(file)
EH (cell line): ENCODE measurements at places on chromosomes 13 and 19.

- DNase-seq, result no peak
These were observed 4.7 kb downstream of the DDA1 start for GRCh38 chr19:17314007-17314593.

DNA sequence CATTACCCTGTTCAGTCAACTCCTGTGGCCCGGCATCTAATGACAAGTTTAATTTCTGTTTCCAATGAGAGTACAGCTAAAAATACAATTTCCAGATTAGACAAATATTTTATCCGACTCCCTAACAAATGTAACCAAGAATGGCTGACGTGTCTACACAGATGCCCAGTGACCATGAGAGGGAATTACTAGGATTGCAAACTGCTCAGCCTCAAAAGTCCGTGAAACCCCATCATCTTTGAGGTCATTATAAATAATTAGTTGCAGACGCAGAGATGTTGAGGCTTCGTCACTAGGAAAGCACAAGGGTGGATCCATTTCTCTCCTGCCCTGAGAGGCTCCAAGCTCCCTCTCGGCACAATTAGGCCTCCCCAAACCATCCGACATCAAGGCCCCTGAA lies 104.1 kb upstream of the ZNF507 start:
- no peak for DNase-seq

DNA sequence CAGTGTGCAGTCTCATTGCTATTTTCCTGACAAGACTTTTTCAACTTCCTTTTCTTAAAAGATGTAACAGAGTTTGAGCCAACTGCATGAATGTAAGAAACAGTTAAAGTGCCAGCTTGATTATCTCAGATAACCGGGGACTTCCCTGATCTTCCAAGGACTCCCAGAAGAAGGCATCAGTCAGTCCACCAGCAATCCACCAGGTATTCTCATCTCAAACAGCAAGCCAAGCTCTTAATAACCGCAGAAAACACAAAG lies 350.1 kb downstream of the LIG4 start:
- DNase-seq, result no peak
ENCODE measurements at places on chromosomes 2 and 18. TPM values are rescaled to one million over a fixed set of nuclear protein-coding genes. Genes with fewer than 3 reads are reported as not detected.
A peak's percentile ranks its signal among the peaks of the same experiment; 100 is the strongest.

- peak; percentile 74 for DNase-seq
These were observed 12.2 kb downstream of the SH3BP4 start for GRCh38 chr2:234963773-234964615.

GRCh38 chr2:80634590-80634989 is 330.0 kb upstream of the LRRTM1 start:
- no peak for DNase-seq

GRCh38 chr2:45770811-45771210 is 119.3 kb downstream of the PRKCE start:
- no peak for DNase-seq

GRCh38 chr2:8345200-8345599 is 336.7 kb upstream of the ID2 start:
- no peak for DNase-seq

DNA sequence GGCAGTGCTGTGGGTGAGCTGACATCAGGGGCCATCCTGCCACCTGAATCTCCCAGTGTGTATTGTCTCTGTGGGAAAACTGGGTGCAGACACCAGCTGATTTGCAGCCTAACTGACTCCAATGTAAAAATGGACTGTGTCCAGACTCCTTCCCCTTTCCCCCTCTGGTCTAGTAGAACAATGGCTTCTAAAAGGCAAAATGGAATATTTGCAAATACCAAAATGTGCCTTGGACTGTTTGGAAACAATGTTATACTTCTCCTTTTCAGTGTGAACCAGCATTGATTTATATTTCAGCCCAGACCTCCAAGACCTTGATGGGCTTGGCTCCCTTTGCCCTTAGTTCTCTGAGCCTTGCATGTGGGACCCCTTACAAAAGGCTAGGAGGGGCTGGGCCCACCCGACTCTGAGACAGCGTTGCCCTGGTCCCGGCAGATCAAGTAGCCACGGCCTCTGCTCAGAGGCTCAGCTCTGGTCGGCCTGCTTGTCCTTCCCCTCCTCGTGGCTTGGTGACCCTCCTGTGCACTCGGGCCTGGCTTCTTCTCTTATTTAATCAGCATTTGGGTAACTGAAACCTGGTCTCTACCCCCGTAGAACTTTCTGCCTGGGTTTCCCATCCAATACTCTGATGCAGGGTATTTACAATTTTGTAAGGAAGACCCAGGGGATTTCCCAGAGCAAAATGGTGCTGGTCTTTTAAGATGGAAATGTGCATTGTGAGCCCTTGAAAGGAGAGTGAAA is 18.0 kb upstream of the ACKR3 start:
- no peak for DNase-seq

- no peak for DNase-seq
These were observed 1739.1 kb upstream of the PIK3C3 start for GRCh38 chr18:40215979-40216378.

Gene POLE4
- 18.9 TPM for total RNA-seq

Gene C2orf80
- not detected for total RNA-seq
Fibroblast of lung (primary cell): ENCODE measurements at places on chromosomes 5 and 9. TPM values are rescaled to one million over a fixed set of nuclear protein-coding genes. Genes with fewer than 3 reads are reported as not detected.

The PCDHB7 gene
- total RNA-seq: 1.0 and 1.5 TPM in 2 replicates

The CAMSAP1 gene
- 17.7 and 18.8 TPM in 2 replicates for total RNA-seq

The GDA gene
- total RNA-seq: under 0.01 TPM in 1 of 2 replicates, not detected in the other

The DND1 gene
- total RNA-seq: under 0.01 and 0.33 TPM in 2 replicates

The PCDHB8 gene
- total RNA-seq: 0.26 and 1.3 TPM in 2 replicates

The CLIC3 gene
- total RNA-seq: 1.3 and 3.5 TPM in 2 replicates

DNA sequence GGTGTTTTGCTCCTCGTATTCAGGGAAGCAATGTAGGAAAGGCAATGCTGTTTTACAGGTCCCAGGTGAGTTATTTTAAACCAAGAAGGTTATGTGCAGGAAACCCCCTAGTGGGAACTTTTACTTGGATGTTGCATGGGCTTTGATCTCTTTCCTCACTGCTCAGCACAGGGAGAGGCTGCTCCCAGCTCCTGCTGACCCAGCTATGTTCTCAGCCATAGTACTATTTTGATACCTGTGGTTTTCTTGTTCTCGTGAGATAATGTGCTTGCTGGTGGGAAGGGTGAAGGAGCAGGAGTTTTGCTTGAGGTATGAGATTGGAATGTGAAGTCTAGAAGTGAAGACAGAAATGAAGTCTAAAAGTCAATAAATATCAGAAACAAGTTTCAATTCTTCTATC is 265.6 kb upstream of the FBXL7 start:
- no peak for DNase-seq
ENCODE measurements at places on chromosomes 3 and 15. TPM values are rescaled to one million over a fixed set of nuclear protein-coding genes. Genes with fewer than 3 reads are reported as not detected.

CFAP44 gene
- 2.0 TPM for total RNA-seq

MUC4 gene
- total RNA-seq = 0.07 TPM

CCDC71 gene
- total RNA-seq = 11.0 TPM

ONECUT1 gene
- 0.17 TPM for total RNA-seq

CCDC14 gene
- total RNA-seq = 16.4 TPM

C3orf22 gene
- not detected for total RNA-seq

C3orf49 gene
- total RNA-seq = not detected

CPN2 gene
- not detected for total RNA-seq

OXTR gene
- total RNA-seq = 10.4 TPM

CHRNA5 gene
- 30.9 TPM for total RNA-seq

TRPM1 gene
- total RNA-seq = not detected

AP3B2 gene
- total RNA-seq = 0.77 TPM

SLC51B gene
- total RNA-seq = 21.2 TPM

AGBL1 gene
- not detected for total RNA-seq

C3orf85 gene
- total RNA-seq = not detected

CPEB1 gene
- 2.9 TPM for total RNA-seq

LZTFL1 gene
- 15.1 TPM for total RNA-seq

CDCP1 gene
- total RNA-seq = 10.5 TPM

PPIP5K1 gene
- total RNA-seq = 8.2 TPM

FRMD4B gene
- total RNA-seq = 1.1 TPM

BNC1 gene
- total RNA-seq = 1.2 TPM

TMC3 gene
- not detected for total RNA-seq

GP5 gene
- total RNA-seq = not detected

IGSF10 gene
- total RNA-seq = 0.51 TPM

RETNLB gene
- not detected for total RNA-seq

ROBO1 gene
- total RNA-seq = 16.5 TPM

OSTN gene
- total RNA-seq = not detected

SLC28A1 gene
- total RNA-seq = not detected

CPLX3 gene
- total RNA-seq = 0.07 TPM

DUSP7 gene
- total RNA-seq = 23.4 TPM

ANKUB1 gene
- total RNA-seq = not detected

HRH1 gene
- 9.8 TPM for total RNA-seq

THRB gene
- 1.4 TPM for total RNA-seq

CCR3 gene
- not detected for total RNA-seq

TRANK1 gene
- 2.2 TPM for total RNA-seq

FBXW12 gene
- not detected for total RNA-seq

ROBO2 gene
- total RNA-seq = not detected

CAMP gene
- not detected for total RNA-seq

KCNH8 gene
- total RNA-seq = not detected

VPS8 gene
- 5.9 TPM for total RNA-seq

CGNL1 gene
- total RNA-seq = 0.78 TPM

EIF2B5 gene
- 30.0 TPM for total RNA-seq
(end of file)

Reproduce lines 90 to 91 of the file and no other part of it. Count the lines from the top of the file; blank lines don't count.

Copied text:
RETNLB gene
- not detected for total RNA-seq